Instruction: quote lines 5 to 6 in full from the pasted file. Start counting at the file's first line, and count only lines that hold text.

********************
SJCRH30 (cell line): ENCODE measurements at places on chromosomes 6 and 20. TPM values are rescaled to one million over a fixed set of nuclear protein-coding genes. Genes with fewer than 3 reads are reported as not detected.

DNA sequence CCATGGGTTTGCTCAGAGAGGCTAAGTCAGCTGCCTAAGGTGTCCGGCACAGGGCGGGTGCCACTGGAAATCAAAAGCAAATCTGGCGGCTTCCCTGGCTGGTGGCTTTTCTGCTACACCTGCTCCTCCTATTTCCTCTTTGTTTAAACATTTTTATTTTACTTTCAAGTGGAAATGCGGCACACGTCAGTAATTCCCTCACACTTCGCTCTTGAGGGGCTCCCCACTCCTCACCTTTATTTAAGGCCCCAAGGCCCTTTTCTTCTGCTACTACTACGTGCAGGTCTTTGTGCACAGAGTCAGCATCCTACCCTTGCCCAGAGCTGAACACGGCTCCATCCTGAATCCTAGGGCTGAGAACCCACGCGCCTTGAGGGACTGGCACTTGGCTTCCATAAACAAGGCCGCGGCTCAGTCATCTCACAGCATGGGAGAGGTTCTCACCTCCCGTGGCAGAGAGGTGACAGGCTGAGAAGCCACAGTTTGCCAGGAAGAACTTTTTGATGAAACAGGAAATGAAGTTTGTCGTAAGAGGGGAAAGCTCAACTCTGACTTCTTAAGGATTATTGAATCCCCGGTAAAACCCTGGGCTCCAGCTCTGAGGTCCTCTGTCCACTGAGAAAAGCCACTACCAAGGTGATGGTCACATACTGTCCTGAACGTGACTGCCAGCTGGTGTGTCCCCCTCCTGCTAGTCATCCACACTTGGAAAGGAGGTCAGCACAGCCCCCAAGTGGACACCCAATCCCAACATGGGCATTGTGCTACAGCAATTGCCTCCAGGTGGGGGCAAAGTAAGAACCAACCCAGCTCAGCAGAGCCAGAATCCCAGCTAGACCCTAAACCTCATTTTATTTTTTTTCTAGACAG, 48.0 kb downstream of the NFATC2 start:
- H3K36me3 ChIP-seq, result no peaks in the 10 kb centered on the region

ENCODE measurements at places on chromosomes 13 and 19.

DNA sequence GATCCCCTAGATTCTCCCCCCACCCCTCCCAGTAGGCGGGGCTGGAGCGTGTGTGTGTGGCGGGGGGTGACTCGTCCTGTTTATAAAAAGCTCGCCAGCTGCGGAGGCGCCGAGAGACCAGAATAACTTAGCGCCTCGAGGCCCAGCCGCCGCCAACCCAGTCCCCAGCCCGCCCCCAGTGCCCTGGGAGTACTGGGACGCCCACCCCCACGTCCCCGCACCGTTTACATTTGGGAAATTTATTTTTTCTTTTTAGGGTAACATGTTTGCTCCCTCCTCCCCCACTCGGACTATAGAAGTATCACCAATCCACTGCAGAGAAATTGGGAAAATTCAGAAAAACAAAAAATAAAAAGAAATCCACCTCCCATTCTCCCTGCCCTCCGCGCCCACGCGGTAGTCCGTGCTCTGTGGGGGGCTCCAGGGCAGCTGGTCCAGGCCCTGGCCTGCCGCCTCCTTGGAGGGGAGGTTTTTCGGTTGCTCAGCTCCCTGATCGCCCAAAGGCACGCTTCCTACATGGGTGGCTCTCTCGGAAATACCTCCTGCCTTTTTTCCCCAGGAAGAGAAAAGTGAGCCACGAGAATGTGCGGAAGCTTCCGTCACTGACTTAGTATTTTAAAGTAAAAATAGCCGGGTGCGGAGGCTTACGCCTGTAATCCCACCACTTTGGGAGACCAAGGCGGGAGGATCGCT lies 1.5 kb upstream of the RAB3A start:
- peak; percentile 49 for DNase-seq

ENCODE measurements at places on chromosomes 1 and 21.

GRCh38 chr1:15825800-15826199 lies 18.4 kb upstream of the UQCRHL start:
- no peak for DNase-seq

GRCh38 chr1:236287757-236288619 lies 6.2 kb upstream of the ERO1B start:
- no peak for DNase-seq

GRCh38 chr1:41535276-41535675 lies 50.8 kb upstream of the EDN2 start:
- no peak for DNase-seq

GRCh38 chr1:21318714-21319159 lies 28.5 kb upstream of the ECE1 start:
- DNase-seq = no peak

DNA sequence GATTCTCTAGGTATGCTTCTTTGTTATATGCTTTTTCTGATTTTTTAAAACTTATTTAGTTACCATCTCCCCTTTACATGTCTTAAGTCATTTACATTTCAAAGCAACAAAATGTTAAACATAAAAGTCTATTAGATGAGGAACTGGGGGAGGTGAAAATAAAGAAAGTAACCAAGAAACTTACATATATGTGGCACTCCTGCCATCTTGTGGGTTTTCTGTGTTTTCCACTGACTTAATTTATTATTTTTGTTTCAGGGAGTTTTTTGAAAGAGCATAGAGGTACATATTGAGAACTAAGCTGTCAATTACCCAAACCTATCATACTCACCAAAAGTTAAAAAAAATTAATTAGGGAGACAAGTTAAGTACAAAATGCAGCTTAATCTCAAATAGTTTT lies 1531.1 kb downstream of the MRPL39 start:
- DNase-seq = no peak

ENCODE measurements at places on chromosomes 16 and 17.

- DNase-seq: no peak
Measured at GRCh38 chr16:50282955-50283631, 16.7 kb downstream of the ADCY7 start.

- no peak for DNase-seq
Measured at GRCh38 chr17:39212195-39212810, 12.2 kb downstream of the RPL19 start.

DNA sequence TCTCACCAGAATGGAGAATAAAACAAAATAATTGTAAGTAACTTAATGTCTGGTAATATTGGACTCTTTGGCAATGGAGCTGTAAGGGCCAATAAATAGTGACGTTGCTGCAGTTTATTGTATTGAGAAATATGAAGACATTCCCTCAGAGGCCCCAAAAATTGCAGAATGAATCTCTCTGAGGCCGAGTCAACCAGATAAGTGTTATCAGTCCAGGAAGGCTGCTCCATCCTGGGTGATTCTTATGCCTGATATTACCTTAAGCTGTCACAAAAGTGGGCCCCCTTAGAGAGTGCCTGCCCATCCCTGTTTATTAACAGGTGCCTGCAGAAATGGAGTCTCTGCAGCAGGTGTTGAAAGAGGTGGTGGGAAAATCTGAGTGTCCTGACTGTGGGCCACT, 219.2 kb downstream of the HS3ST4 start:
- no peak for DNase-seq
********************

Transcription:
DNA sequence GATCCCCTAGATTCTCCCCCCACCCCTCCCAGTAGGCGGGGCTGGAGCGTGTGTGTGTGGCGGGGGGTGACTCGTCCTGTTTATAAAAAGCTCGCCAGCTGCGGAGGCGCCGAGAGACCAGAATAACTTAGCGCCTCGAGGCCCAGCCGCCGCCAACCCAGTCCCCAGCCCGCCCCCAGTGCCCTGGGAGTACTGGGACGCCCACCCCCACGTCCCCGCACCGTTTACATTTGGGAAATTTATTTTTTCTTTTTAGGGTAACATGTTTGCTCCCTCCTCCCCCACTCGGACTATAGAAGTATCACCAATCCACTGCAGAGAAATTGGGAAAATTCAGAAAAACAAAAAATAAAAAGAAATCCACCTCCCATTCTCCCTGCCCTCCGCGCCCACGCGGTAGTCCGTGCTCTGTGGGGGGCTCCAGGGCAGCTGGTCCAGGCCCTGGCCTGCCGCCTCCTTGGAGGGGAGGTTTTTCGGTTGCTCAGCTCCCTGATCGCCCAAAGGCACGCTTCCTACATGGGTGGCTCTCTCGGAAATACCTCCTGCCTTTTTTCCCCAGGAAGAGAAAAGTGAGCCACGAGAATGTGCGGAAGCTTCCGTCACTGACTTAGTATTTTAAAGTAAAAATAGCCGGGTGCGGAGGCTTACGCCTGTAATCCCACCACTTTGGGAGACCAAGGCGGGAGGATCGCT lies 1.5 kb upstream of the RAB3A start:
- peak; percentile 49 for DNase-seq